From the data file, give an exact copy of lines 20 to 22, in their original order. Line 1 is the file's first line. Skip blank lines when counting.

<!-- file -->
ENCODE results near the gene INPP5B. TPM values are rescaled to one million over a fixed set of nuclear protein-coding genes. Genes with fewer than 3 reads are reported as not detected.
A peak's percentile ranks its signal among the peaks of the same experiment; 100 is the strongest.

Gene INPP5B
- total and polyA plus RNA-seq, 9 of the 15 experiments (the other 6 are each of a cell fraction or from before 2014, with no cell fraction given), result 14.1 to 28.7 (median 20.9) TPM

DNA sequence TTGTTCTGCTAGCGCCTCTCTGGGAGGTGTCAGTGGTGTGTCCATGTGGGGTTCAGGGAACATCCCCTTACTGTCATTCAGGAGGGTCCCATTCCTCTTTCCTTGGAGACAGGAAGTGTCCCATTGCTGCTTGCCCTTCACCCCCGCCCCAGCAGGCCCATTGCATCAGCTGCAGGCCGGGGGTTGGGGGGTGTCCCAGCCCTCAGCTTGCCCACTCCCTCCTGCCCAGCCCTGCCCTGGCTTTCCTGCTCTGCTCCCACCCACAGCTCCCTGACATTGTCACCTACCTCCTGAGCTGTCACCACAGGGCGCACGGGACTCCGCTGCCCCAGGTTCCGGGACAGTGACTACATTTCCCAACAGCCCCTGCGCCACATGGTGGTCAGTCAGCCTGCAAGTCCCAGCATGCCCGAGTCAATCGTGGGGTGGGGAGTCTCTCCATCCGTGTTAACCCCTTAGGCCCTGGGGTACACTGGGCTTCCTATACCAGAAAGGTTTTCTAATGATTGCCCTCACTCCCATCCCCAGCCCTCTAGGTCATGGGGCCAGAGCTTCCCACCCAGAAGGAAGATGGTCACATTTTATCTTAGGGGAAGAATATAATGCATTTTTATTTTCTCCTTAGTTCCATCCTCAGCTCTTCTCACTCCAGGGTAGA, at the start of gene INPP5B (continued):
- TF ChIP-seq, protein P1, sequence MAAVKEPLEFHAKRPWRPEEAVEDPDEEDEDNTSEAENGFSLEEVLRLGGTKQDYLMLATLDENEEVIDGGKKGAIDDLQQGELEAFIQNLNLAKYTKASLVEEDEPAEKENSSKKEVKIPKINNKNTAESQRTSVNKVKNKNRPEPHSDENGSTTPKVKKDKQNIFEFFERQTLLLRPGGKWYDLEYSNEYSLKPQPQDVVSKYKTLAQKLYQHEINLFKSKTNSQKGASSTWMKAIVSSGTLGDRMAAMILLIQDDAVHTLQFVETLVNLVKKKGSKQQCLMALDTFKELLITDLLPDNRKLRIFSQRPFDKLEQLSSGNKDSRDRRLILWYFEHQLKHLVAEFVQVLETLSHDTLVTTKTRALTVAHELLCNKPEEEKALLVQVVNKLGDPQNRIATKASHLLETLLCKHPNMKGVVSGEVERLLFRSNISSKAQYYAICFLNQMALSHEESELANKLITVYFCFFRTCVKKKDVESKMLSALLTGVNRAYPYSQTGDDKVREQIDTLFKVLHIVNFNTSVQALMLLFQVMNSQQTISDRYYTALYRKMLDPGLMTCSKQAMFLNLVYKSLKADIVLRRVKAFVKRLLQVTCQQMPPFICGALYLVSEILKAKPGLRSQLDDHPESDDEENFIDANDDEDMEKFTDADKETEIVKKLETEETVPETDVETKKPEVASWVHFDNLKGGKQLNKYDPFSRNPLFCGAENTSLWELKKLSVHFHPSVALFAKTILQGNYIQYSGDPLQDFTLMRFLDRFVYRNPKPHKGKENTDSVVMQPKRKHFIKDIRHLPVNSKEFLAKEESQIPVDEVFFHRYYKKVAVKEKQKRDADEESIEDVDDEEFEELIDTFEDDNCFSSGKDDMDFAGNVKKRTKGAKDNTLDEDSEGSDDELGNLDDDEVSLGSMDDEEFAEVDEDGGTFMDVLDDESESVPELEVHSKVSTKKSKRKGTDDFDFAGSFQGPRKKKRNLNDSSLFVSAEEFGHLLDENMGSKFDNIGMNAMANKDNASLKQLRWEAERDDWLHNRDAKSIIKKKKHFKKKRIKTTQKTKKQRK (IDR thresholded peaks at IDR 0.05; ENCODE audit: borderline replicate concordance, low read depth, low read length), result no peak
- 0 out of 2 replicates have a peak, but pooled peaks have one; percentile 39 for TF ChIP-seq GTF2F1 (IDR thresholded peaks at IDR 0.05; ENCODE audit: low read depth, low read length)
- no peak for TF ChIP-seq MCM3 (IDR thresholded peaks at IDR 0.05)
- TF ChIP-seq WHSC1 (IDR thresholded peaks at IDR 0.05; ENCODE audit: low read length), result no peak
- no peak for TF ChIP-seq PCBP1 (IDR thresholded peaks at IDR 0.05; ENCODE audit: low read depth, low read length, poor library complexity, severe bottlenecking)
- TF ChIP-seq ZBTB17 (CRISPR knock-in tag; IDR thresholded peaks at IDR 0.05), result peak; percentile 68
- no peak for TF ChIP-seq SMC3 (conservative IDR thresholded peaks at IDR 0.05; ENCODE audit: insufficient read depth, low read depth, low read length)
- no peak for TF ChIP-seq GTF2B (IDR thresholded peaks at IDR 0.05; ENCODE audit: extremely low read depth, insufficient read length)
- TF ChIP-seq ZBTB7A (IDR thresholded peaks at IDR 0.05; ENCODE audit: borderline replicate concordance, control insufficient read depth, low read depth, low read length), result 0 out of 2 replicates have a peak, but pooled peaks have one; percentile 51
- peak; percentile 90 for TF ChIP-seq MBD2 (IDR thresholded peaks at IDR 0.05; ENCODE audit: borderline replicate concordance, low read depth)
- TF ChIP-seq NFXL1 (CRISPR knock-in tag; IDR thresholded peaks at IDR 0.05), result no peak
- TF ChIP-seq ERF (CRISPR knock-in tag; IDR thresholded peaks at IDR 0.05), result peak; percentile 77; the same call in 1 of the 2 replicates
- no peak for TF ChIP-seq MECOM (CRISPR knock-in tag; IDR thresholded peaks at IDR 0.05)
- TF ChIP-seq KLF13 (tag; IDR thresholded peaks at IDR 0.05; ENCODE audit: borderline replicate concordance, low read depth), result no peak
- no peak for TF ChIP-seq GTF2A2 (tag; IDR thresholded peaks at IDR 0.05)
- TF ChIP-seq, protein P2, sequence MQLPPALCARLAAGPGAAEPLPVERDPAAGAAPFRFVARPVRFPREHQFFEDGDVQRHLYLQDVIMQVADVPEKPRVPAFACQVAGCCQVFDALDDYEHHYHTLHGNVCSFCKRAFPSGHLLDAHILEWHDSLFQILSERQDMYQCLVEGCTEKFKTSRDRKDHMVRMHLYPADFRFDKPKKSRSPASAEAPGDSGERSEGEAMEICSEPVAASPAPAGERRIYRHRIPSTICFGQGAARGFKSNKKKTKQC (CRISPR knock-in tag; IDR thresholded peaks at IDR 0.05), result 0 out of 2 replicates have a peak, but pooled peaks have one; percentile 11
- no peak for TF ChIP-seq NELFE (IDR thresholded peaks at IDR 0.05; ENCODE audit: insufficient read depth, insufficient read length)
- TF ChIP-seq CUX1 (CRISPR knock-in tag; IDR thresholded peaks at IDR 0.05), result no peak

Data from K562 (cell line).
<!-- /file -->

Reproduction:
- no peak for TF ChIP-seq GTF2A2 (tag; IDR thresholded peaks at IDR 0.05)
- TF ChIP-seq, protein P2, sequence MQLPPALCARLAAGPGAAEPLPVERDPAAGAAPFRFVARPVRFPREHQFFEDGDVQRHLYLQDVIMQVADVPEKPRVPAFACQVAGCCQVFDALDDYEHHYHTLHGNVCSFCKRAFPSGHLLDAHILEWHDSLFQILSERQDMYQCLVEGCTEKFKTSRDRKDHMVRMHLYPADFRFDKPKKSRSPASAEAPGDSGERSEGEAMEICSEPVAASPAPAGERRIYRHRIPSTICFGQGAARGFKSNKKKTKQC (CRISPR knock-in tag; IDR thresholded peaks at IDR 0.05), result 0 out of 2 replicates have a peak, but pooled peaks have one; percentile 11
- no peak for TF ChIP-seq NELFE (IDR thresholded peaks at IDR 0.05; ENCODE audit: insufficient read depth, insufficient read length)